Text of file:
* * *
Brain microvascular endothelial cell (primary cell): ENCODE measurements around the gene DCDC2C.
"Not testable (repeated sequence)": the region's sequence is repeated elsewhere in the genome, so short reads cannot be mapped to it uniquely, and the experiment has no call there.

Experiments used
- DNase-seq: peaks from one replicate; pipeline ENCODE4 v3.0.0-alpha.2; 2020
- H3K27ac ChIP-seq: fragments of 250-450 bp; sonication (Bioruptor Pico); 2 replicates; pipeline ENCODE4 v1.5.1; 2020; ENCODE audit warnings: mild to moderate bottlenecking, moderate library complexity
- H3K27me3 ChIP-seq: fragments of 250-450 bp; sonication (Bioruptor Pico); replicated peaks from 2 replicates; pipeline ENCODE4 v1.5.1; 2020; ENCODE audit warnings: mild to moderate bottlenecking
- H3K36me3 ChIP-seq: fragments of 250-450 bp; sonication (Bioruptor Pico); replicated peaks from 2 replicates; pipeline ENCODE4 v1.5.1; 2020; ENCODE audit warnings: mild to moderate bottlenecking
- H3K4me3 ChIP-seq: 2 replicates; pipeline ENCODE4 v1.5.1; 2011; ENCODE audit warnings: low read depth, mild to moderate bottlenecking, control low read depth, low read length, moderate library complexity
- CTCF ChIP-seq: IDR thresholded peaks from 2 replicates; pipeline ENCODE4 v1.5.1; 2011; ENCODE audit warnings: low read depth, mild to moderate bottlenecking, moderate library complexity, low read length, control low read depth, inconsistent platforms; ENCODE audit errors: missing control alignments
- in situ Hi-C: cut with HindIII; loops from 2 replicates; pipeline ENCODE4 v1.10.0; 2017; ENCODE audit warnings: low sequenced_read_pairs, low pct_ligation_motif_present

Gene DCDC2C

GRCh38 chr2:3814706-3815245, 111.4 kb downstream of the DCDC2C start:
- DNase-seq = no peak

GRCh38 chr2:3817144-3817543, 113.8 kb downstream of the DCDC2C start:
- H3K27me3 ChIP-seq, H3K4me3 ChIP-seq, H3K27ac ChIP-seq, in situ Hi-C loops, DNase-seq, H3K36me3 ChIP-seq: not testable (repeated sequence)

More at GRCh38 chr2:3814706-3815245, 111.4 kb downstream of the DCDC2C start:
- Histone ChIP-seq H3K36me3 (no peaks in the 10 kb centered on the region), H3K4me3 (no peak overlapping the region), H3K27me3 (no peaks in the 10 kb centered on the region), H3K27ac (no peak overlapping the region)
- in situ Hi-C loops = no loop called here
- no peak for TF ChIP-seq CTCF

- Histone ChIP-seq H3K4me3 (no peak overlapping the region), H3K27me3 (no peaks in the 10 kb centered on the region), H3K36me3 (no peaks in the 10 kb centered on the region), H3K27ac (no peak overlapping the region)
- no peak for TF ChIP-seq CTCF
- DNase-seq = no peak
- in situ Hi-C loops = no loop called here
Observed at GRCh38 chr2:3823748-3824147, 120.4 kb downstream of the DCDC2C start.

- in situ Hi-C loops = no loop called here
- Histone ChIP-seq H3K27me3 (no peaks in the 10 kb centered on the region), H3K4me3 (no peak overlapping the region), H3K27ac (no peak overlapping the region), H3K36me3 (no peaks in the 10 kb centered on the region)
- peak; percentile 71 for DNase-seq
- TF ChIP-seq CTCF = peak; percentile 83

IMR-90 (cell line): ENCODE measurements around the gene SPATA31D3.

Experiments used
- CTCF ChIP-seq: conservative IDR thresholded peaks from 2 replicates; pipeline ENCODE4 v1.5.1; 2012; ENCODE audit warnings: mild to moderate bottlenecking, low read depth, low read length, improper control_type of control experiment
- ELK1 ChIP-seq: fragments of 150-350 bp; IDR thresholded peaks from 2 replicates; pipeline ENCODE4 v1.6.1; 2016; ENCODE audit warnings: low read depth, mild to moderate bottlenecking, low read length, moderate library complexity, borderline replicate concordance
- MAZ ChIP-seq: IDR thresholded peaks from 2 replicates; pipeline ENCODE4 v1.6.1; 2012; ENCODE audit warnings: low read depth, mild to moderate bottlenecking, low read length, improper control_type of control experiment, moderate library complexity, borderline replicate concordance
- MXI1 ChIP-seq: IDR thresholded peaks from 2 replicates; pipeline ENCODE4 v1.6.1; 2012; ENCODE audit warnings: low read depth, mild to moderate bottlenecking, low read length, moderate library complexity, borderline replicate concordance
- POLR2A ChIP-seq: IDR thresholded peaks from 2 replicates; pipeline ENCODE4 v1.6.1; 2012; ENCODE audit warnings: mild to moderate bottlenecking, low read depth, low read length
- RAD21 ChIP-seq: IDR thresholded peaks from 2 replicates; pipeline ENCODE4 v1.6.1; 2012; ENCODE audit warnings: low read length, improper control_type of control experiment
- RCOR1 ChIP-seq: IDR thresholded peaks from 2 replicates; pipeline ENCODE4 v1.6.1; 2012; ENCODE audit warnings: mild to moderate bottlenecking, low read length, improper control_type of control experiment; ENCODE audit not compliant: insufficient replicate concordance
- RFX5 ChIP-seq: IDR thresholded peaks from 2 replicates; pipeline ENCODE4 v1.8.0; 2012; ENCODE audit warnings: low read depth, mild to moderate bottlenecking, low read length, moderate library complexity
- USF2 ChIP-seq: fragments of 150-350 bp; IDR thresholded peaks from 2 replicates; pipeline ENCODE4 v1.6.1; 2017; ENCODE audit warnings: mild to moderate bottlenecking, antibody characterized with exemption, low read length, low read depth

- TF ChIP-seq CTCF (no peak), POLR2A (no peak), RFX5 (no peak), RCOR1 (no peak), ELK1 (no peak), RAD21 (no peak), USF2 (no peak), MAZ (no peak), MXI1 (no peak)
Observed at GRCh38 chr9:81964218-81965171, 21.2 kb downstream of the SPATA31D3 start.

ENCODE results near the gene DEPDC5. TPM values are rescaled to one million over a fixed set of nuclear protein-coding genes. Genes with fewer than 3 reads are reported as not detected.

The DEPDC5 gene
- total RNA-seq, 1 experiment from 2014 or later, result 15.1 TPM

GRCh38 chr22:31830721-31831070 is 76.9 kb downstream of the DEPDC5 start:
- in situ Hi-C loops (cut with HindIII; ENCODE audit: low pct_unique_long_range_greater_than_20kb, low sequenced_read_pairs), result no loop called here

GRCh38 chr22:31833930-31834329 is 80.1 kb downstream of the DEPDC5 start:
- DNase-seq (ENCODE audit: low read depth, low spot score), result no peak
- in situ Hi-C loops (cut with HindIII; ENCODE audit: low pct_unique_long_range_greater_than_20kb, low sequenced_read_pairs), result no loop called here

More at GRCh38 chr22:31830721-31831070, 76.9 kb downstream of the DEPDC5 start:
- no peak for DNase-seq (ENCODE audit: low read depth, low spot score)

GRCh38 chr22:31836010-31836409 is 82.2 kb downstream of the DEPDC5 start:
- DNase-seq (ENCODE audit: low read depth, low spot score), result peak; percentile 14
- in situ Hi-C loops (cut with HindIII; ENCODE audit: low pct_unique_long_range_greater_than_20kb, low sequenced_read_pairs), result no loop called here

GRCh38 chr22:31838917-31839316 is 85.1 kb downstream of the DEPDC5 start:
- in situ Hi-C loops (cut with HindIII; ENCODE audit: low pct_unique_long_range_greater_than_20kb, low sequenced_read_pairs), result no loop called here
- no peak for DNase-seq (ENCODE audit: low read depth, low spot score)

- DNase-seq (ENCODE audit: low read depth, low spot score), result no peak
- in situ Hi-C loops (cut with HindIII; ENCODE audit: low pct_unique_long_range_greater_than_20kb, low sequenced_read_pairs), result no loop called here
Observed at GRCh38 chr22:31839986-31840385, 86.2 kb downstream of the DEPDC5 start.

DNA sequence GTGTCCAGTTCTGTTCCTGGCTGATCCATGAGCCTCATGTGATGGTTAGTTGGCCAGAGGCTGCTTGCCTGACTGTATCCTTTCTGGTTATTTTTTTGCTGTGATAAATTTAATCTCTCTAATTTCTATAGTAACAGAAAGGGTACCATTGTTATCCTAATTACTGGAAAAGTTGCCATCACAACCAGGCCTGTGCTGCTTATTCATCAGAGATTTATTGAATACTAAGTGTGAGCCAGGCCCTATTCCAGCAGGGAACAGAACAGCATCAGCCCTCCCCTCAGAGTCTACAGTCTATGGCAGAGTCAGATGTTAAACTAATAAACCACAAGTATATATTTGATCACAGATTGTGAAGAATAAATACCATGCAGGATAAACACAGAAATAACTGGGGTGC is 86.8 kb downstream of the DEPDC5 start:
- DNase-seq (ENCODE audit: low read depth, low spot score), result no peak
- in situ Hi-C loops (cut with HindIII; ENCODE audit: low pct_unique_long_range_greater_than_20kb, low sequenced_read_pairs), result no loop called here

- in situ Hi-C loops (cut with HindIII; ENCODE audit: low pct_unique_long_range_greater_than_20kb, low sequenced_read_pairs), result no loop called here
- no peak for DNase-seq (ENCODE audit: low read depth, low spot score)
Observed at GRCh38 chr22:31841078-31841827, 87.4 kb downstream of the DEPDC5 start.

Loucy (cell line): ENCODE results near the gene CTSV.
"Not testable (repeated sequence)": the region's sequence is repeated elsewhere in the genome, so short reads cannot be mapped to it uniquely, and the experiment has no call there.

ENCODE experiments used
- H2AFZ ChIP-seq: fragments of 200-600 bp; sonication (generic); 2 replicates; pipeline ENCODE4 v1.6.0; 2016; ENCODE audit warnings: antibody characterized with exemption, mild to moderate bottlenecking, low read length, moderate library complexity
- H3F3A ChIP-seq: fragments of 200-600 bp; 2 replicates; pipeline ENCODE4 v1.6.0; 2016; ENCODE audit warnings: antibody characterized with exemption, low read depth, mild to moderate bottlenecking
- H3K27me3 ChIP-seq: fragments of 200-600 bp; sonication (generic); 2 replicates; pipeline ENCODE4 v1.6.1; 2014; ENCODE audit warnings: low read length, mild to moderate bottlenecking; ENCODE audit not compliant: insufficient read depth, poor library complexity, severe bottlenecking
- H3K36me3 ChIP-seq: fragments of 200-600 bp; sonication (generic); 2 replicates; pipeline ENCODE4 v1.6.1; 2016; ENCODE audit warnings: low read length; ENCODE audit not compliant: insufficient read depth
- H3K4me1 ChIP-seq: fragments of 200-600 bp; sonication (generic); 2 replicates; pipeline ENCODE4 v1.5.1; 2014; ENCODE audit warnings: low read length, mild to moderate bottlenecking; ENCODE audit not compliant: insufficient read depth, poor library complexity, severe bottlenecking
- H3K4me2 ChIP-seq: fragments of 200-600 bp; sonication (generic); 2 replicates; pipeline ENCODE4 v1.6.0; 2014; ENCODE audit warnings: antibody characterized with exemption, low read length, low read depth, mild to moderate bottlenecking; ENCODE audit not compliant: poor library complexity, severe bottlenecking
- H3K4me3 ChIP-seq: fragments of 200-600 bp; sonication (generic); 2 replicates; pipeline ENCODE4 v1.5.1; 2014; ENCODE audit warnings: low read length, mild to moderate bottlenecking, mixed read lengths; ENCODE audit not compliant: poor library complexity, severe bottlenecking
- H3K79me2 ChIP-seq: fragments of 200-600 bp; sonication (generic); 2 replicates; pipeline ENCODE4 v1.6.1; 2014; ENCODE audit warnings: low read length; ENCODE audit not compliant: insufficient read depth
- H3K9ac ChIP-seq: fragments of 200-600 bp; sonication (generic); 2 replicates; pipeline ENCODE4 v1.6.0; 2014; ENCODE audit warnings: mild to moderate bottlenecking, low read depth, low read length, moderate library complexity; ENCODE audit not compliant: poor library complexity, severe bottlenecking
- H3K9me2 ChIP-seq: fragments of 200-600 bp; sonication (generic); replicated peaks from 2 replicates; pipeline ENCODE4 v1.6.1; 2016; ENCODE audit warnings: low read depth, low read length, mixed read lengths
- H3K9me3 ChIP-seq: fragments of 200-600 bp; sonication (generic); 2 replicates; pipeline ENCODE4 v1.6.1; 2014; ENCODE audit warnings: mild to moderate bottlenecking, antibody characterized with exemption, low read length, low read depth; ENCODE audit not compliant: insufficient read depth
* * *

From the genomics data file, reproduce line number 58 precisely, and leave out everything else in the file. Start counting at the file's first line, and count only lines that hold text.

- DNase-seq (ENCODE audit: low read depth, low spot score), result no peak